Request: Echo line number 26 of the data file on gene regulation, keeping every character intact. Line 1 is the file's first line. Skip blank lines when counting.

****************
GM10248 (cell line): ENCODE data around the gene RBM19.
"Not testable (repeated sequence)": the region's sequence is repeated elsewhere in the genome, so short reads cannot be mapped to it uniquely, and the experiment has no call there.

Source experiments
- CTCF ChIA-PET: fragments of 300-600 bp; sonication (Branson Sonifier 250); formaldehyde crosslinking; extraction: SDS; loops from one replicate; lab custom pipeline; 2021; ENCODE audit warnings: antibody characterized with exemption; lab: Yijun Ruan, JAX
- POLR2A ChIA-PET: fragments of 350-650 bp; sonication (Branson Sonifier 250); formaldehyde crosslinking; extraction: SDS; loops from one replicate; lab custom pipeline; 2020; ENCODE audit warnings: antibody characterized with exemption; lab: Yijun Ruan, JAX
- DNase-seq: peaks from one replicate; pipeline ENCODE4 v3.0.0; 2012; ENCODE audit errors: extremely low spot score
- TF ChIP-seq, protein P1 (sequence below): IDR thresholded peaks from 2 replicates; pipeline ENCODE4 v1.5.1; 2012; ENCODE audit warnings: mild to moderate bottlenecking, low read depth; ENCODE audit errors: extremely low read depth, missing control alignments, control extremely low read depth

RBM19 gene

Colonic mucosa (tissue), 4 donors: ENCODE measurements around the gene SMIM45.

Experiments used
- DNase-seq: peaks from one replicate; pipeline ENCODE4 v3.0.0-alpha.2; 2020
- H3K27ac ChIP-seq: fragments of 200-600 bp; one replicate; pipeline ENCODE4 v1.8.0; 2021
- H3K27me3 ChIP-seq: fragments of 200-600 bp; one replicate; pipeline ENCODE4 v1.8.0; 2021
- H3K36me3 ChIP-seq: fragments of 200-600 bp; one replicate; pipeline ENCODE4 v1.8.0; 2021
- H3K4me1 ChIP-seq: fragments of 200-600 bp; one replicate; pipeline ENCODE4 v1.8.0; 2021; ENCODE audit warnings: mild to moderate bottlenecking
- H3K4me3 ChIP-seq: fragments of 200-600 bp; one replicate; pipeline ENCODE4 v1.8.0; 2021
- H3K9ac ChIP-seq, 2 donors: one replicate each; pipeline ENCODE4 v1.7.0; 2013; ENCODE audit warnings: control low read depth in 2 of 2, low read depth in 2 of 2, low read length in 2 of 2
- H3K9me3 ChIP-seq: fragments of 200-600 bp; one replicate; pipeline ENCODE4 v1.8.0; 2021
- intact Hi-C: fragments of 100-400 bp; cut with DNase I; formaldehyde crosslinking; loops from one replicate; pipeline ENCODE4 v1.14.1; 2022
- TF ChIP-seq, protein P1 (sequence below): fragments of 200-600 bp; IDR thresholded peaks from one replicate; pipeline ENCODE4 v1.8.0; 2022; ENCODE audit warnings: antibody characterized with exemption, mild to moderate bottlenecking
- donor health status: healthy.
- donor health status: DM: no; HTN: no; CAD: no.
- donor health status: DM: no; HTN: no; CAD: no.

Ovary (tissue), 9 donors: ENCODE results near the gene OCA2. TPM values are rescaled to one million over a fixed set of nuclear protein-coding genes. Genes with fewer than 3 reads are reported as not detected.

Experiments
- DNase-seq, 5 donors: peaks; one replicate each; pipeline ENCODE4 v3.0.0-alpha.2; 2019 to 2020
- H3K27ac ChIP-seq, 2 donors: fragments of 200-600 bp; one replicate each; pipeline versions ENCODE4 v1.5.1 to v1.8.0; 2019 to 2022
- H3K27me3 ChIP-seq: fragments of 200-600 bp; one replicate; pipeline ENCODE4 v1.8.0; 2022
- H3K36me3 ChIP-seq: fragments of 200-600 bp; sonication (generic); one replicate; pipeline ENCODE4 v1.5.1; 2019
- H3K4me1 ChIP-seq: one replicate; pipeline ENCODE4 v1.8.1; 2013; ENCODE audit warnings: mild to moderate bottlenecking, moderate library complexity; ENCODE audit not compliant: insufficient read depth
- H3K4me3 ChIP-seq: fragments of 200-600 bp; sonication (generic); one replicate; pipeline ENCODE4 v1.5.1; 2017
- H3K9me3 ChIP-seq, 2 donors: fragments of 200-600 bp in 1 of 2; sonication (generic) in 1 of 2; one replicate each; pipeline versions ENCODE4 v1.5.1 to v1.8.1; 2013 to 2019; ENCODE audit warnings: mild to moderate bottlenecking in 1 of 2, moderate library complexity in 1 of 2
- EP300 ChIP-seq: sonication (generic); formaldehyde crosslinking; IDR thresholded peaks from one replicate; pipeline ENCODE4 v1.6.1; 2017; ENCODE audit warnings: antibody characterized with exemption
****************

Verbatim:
- DNase-seq, 5 donors: peaks; one replicate each; pipeline ENCODE4 v3.0.0-alpha.2; 2019 to 2020